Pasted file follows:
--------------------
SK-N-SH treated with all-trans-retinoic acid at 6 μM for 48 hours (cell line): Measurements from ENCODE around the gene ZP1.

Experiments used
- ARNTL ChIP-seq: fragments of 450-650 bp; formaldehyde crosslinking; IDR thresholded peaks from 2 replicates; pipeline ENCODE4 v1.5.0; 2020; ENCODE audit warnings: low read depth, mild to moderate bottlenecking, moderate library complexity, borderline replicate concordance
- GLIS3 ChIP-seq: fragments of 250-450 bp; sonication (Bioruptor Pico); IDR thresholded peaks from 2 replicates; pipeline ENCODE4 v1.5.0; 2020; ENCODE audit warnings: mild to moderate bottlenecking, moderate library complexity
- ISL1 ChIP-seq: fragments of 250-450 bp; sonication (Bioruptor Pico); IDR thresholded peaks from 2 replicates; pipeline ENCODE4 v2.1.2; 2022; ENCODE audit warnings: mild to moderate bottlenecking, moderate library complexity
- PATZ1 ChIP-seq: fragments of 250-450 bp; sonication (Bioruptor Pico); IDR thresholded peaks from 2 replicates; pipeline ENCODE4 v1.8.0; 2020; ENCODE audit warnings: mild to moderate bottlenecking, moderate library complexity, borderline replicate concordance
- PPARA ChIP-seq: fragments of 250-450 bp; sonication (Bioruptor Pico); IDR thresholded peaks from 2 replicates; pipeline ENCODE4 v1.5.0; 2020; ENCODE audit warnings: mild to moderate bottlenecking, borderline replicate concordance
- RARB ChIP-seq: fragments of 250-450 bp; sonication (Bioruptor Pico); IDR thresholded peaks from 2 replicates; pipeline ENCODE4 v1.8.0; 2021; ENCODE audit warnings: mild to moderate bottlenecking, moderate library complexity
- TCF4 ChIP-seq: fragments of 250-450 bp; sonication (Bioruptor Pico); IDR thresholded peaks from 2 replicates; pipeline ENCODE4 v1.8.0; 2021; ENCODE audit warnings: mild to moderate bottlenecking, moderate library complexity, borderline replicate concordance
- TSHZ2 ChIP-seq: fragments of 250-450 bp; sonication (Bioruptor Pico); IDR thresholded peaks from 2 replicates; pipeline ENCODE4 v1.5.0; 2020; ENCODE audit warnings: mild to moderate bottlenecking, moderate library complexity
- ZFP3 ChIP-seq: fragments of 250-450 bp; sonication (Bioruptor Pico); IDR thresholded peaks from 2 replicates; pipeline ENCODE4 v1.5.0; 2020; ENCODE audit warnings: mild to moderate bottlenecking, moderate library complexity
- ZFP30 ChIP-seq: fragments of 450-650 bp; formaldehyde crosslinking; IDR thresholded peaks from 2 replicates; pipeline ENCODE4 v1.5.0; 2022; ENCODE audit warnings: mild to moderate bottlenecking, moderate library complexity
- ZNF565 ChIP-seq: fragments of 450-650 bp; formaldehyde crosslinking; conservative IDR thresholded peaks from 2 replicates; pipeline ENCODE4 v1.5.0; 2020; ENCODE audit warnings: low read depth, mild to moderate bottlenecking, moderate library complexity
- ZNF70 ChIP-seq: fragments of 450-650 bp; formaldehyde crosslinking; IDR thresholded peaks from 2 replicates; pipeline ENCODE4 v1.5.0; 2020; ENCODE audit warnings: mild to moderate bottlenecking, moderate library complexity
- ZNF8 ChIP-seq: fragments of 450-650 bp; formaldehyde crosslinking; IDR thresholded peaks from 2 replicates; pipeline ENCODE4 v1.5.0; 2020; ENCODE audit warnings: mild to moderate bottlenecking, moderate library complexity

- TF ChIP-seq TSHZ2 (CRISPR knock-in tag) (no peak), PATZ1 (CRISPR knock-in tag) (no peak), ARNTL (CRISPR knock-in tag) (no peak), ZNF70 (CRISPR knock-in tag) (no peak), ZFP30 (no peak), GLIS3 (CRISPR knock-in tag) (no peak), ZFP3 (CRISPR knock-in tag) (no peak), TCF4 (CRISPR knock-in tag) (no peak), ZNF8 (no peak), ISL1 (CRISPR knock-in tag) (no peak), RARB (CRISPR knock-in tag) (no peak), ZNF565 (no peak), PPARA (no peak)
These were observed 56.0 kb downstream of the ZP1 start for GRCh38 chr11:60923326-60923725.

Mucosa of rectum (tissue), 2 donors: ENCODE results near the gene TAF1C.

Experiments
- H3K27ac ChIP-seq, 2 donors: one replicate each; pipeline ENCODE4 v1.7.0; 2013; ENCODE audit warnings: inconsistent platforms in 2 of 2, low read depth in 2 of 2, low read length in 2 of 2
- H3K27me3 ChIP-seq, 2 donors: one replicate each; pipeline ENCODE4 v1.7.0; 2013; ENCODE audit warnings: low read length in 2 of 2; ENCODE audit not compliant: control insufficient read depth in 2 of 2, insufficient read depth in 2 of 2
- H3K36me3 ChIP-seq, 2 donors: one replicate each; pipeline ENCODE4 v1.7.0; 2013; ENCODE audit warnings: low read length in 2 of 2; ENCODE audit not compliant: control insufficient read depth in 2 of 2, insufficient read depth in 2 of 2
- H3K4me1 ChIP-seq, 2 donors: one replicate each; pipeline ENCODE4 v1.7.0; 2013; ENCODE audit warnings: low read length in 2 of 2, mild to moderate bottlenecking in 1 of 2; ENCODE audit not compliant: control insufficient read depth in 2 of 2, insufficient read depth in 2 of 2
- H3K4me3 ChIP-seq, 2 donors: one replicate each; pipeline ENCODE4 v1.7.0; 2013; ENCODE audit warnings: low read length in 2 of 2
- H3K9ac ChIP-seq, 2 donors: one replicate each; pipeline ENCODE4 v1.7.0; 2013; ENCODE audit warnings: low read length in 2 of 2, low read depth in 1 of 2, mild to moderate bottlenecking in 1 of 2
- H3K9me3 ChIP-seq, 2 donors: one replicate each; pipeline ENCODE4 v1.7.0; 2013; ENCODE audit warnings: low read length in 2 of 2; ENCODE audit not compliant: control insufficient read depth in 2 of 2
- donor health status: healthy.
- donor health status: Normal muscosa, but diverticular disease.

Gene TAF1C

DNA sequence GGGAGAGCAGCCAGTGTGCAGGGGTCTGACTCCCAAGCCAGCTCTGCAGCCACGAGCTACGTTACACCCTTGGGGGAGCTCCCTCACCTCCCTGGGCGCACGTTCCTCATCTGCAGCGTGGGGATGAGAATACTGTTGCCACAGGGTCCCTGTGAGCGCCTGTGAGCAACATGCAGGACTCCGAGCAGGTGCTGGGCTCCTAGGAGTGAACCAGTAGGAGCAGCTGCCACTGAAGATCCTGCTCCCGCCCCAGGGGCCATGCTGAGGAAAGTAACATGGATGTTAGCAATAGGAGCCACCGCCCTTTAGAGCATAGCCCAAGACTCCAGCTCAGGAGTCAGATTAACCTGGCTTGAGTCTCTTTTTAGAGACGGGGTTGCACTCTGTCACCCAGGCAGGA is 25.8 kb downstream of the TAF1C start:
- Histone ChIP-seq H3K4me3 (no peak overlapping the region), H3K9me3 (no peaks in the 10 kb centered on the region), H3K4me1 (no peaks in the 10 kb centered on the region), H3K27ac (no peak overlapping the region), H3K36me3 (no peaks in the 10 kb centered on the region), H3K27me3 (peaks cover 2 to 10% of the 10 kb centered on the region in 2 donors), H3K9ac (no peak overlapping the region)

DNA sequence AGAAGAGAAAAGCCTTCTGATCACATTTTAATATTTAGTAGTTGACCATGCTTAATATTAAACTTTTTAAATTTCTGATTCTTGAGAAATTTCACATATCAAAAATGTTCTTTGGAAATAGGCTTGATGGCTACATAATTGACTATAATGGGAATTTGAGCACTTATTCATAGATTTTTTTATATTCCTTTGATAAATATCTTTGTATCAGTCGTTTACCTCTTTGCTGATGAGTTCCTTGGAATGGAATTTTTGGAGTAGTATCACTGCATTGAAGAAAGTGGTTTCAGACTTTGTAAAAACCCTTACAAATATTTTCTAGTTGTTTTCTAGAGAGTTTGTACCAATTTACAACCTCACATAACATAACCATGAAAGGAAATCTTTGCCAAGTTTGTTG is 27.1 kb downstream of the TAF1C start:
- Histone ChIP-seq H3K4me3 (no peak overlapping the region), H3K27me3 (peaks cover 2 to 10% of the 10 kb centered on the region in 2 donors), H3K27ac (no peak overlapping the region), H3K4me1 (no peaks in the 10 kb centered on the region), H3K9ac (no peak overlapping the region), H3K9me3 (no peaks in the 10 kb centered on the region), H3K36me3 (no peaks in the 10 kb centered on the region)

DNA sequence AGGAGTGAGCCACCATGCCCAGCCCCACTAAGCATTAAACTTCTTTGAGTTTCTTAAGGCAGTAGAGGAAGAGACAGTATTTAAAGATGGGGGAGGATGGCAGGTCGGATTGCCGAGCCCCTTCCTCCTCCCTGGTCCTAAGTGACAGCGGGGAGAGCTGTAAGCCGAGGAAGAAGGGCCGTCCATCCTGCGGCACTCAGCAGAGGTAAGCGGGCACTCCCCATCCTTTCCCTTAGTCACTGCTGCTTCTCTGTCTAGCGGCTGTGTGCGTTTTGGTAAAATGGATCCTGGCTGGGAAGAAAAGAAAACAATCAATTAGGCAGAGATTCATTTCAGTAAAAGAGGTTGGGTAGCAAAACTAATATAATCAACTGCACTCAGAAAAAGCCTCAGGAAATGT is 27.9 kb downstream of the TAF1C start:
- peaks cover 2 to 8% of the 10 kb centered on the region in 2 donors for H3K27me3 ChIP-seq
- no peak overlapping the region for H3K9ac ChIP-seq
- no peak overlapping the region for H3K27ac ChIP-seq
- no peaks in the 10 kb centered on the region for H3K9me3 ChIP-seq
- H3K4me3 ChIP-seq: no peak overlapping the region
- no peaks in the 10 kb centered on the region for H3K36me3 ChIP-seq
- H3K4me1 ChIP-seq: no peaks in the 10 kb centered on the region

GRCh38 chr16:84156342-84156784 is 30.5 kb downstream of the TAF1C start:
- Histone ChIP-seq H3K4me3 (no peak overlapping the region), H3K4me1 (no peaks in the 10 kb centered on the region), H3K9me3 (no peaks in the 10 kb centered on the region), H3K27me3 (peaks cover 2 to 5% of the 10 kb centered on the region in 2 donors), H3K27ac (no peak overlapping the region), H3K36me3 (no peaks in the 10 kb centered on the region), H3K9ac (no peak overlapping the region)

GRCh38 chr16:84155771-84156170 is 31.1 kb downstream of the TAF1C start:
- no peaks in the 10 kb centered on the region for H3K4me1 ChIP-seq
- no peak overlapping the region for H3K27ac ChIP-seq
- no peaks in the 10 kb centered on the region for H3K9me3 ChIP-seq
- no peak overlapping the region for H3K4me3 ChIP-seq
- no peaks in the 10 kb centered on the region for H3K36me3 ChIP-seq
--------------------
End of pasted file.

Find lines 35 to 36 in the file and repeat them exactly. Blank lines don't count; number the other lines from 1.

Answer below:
- peaks cover 2 to 8% of the 10 kb centered on the region in 2 donors for H3K27me3 ChIP-seq
- no peak overlapping the region for H3K9ac ChIP-seq